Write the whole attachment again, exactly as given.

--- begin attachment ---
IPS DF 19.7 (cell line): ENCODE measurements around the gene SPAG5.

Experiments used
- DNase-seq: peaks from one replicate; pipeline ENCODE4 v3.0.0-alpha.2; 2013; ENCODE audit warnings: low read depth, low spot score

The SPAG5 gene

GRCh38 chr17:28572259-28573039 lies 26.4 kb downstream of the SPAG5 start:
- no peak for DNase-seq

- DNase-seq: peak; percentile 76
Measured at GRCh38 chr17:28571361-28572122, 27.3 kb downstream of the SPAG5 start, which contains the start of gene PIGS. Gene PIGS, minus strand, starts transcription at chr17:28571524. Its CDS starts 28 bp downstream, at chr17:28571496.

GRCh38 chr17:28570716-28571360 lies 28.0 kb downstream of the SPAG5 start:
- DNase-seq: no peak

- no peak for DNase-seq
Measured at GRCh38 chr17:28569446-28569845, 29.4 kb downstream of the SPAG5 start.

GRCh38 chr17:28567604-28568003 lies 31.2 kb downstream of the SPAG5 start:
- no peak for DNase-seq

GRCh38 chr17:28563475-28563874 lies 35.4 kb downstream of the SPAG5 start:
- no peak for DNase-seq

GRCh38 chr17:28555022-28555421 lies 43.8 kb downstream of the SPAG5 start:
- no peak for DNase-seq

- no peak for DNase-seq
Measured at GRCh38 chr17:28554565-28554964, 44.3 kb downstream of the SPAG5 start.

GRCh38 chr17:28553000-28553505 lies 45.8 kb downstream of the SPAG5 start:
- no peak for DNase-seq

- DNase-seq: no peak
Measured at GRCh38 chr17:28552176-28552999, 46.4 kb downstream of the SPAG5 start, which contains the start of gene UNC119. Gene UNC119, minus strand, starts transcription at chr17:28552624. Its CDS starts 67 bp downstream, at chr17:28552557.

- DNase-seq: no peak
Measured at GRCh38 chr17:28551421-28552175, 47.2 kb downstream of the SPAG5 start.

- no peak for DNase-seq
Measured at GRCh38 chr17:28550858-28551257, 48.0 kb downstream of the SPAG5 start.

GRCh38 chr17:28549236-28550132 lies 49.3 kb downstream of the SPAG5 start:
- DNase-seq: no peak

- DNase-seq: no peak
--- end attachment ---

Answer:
IPS DF 19.7 (cell line): ENCODE measurements around the gene SPAG5.

Experiments used
- DNase-seq: peaks from one replicate; pipeline ENCODE4 v3.0.0-alpha.2; 2013; ENCODE audit warnings: low read depth, low spot score

The SPAG5 gene

GRCh38 chr17:28572259-28573039 lies 26.4 kb downstream of the SPAG5 start:
- no peak for DNase-seq

- DNase-seq: peak; percentile 76
Measured at GRCh38 chr17:28571361-28572122, 27.3 kb downstream of the SPAG5 start, which contains the start of gene PIGS. Gene PIGS, minus strand, starts transcription at chr17:28571524. Its CDS starts 28 bp downstream, at chr17:28571496.

GRCh38 chr17:28570716-28571360 lies 28.0 kb downstream of the SPAG5 start:
- DNase-seq: no peak

- no peak for DNase-seq
Measured at GRCh38 chr17:28569446-28569845, 29.4 kb downstream of the SPAG5 start.

GRCh38 chr17:28567604-28568003 lies 31.2 kb downstream of the SPAG5 start:
- no peak for DNase-seq

GRCh38 chr17:28563475-28563874 lies 35.4 kb downstream of the SPAG5 start:
- no peak for DNase-seq

GRCh38 chr17:28555022-28555421 lies 43.8 kb downstream of the SPAG5 start:
- no peak for DNase-seq

- no peak for DNase-seq
Measured at GRCh38 chr17:28554565-28554964, 44.3 kb downstream of the SPAG5 start.

GRCh38 chr17:28553000-28553505 lies 45.8 kb downstream of the SPAG5 start:
- no peak for DNase-seq

- DNase-seq: no peak
Measured at GRCh38 chr17:28552176-28552999, 46.4 kb downstream of the SPAG5 start, which contains the start of gene UNC119. Gene UNC119, minus strand, starts transcription at chr17:28552624. Its CDS starts 67 bp downstream, at chr17:28552557.

- DNase-seq: no peak
Measured at GRCh38 chr17:28551421-28552175, 47.2 kb downstream of the SPAG5 start.

- no peak for DNase-seq
Measured at GRCh38 chr17:28550858-28551257, 48.0 kb downstream of the SPAG5 start.

GRCh38 chr17:28549236-28550132 lies 49.3 kb downstream of the SPAG5 start:
- DNase-seq: no peak

- DNase-seq: no peak